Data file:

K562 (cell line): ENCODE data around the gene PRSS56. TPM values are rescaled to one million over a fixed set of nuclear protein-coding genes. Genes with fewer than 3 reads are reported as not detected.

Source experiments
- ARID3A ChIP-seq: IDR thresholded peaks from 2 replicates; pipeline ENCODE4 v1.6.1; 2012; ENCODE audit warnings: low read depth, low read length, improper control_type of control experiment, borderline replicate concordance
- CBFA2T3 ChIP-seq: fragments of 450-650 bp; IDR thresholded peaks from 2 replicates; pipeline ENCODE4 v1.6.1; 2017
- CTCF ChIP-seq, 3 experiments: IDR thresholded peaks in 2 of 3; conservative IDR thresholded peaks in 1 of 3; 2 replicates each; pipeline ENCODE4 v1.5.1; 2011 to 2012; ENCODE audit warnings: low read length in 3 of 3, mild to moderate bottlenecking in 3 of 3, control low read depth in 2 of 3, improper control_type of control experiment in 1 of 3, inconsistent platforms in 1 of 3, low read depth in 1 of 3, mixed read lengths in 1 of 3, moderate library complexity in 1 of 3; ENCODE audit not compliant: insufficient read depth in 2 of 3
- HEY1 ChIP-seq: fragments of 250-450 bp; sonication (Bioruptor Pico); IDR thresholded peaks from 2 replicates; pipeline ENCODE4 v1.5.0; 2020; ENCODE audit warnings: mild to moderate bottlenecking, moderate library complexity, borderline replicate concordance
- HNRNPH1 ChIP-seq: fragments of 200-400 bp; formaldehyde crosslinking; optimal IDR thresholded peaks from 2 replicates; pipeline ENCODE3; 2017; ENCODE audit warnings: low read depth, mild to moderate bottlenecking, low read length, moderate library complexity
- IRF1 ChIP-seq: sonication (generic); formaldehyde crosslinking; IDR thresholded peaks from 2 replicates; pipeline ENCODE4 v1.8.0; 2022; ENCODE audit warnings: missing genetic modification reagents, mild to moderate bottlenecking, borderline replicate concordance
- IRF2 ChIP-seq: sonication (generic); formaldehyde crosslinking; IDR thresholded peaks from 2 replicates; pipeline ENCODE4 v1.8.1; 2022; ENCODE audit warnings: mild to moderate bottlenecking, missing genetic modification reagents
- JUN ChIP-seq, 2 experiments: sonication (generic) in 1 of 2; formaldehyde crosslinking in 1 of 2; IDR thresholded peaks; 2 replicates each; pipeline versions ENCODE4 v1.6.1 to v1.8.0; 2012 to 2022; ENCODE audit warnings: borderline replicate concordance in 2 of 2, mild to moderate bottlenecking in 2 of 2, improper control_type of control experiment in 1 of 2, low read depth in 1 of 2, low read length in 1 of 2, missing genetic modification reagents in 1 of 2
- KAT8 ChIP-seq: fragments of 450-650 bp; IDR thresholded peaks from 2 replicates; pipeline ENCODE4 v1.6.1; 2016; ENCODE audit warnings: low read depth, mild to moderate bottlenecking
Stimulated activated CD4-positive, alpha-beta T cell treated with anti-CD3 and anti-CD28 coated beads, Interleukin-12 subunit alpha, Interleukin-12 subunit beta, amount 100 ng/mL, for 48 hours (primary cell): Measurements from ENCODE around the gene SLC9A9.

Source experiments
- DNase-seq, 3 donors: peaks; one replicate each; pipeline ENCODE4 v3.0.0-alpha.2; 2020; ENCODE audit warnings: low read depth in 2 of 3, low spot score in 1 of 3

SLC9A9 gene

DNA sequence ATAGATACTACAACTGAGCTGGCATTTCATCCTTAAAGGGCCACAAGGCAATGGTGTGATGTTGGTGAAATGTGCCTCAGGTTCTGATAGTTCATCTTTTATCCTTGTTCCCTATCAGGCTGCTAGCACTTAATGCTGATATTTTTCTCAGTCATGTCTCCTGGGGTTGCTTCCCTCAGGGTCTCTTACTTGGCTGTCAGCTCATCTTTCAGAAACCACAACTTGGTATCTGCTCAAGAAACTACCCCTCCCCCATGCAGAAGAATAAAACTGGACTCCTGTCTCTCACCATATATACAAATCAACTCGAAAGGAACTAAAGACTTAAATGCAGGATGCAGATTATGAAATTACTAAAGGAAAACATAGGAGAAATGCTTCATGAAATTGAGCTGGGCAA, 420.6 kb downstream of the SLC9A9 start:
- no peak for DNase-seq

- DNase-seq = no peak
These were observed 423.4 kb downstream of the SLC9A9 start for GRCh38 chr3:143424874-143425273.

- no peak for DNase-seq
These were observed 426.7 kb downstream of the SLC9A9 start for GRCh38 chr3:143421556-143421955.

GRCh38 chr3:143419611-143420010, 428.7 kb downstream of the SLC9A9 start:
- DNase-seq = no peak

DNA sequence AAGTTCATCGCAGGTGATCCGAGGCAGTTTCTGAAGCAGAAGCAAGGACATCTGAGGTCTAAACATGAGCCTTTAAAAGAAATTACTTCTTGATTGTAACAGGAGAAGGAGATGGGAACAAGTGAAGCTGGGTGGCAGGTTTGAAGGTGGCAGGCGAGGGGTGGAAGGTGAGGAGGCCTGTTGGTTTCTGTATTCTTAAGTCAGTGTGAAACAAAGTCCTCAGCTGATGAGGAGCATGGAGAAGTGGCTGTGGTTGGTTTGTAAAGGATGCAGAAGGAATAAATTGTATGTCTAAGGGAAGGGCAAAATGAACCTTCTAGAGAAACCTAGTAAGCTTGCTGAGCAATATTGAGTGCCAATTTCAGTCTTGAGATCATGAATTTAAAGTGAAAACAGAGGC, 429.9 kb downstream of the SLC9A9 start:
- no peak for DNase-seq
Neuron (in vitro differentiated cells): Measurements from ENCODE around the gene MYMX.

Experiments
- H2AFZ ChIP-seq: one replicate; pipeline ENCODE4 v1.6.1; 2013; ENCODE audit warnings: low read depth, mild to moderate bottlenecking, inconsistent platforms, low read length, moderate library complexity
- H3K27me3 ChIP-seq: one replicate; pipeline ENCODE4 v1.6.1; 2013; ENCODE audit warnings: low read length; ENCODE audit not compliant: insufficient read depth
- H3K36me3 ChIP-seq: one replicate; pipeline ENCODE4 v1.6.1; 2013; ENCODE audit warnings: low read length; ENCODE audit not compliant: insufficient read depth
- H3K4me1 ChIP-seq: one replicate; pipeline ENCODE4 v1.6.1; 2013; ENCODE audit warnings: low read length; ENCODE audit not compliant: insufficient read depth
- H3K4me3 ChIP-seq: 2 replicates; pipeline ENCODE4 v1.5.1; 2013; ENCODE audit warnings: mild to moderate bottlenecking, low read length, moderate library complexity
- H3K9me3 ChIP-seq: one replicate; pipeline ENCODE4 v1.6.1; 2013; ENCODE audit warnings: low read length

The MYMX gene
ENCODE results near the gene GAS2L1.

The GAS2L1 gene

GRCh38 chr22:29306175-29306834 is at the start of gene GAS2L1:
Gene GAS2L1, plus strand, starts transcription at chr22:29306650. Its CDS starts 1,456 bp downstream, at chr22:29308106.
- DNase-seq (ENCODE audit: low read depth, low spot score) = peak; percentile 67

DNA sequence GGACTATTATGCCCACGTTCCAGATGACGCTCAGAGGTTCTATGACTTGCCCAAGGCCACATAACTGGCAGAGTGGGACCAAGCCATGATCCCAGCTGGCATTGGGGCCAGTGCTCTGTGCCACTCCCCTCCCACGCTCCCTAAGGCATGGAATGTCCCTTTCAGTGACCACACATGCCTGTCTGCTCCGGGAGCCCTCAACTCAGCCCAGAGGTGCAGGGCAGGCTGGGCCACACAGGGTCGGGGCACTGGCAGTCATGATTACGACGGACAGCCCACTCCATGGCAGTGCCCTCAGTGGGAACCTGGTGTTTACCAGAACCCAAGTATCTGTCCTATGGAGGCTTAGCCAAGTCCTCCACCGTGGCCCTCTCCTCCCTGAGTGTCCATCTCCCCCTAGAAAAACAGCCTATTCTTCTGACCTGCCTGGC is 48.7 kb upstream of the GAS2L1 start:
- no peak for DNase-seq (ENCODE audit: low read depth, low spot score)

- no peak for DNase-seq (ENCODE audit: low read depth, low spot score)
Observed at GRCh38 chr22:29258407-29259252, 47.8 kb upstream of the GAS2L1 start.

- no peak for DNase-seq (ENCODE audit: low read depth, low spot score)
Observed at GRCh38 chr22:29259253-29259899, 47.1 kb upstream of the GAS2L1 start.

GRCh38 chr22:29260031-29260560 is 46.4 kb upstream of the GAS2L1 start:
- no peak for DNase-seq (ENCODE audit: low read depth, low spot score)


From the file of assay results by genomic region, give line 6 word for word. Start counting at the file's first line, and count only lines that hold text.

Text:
- HEY1 ChIP-seq: fragments of 250-450 bp; sonication (Bioruptor Pico); IDR thresholded peaks from 2 replicates; pipeline ENCODE4 v1.5.0; 2020; ENCODE audit warnings: mild to moderate bottlenecking, moderate library complexity, borderline replicate concordance